Montage: Media pushed narrative that Steele dossier wasn’t ‘disproven’ for years
CNN and MSNBC heaped credibility on the discredited Christopher Steele dossier alleging Russian collusion with the Donald Trump campaign.
Washington Post media critic Erik Wemple put CNN and its poorly-rated media correspondent Brian Stelter on full blast for failing to address the network’s past coverage hyping the now-discredited Steele dossier.
Following the Durham probe indictment of Igor Danchenko, a Russian national and primary sub-source for the infamous memo drafted by ex-British spy Christopher Steele that fueled the Trump-Russia collusion narrative, the media has begun reflecting on its past coverage that erroneously confirmed various claims from the dossier. The Washington Post, most notably, offered stunning corrections and editor’s notes on at least a dozen reports published during the Trump administration.
However, as Wemple pointed out in his column on Tuesday, Stelter “hasn’t found air time” to mention the Steele dossier on his Sunday program “Reliable Sources,” which allegedly covers the biggest media stories, since the indictment offered a devastating blow to the dossier’s credibility.
“We asked Stelter to explain the dossier’s omission. ‘No on the record comment,’ replied the stickler for public transparency via DM,” Wemple swiped the left-wing media guru.
"Reliable Sources" averaged only 738,000 viewers in September.
Wemple accused CNN, the network that first broke the story about the existence of the dossier – which was later published by BuzzFeed News, of “burying” its history with the anti-Trump memo, which he noted CNN had repeatedly claimed to have “corroborated.”
The media critic then took aim at a CNN report addressing the “reckoning” of the dossier and how it “tease[s] the idea that CNN is now administering a dossier reckoning to CNN itself. Nothing close to that comes to fruition.” While the report acknowledges its bombshell on the dossier’s existence and a February 2017 report on U.S. officials allegedly corroborating certain details from it, it “leaves out how CNN’s top journalists bootstrapped that February 2017 story into sweeping and definitive commentary lending credibility to the entire dossier.”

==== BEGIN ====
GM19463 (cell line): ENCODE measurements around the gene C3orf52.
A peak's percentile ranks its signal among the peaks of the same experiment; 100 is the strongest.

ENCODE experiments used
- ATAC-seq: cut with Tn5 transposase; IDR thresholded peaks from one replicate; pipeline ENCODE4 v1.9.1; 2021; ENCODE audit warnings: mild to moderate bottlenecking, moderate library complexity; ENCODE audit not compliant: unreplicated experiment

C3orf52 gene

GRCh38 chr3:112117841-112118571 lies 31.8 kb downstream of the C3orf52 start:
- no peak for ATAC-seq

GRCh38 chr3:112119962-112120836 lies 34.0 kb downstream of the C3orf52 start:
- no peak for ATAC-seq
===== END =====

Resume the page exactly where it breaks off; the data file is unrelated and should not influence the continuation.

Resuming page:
Wemple pivoted to an on-air report from last week addressing the dossier where CNN anchor Pamela Brown told viewers, “We decided to take another look at what ultimately became an unreliable partisan-backed political memo that got a lot wrong.”
“Whoa! That assessment has shifted 180 degrees from the one that prevailed during the Trump years, when CNN staffers droned on about all the dossier’s wide-ranging ‘corroboration,'” Wemple reacted. “Yet CNN has pulled off this about-face without so much as a single statement or the slightest mea culpa from management. The Erik Wemple Blog has asked the network, again, about this situation, and hasn’t received a response.”
“For the moment, CNN appears content to allow its sunny, erstwhile commentary about the Steele dossier to sit alongside its grim, new commentary about the Steele dossier. ‘Let the viewers figure it out’ appears to be the animating idea behind this journalistic abdication,” Wemple wrote.
The Post columnist concluded the piece by questioning the “strategy” of CNN president Jeff Zucker, who allowed the network to be flooded with “copious airtime with one big story after another,” many of them prioritizing the Trump-Russia collusion narrative, saying such a singular focus “wasn’t healthy.”
“When you stake your network’s identity on a single story, and part of that story starts to fray, it takes a lot of courage to ’fess up. Courage that CNN appears to lack,” Wemple added.
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